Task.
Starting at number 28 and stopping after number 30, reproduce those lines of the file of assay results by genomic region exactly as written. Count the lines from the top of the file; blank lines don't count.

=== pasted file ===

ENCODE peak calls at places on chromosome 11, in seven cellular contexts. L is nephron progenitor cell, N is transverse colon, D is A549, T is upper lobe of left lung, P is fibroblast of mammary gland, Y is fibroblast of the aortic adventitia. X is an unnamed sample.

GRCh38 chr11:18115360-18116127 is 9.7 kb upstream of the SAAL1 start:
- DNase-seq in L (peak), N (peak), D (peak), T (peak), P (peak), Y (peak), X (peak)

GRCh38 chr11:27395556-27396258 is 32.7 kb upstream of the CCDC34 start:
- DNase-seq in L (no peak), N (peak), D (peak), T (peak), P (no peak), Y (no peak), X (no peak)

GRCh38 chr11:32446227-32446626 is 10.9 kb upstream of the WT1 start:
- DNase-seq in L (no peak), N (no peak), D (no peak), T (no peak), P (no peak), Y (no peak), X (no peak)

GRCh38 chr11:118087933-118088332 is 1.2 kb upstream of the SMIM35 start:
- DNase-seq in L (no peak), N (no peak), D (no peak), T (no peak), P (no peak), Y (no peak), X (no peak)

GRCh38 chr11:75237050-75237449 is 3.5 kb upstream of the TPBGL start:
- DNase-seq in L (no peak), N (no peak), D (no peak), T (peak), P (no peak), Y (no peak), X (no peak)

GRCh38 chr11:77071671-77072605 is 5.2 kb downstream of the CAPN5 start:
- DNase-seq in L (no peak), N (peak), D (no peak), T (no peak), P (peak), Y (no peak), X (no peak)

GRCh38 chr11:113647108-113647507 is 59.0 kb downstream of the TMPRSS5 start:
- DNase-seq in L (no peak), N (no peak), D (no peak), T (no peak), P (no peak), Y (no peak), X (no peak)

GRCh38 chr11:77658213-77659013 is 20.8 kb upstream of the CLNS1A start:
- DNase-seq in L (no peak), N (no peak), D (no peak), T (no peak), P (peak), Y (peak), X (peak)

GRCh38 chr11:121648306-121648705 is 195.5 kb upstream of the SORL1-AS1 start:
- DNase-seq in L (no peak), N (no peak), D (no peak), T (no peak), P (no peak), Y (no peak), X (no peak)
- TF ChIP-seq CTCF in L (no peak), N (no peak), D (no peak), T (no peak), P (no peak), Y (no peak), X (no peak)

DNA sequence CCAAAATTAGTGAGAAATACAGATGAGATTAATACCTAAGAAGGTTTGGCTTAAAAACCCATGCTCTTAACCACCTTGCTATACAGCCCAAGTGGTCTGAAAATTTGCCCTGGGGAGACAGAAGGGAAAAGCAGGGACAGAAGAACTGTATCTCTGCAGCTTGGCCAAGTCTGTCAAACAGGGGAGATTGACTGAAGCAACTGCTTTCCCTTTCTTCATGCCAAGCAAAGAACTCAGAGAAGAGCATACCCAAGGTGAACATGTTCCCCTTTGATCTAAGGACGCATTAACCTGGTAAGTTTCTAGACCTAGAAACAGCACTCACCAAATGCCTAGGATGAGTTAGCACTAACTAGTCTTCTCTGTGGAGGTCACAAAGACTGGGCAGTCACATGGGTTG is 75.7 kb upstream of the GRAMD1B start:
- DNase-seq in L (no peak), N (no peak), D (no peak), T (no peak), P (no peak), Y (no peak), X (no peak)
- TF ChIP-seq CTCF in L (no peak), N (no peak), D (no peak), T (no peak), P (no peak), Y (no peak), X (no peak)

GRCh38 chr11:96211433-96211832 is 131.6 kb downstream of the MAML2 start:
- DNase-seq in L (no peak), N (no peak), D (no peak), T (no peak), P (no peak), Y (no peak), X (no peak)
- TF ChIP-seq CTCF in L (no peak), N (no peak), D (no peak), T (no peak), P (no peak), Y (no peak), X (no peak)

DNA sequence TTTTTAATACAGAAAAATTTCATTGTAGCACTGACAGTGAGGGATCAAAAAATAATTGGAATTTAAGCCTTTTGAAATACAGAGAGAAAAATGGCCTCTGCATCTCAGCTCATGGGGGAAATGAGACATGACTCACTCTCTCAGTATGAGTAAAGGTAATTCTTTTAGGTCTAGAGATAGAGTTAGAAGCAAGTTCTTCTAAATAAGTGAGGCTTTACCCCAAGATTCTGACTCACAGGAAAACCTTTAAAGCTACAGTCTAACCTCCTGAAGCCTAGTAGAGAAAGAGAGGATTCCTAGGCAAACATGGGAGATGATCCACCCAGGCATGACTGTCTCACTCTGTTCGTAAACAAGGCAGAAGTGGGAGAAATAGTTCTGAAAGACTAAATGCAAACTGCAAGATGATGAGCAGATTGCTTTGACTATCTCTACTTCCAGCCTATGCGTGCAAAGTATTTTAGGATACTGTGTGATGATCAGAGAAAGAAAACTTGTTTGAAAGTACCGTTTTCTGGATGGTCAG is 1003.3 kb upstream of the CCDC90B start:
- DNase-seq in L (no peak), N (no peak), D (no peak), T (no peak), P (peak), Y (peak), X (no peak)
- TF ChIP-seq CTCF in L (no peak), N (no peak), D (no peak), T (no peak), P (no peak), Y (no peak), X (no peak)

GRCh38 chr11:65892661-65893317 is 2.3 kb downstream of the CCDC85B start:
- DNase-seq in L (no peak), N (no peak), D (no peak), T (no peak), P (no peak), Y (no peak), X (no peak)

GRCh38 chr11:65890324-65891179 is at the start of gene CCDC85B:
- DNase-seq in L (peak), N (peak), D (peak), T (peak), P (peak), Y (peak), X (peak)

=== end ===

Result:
- DNase-seq in L (no peak), N (no peak), D (no peak), T (no peak), P (peak), Y (peak), X (no peak)
- TF ChIP-seq CTCF in L (no peak), N (no peak), D (no peak), T (no peak), P (no peak), Y (no peak), X (no peak)

GRCh38 chr11:65892661-65893317 is 2.3 kb downstream of the CCDC85B start: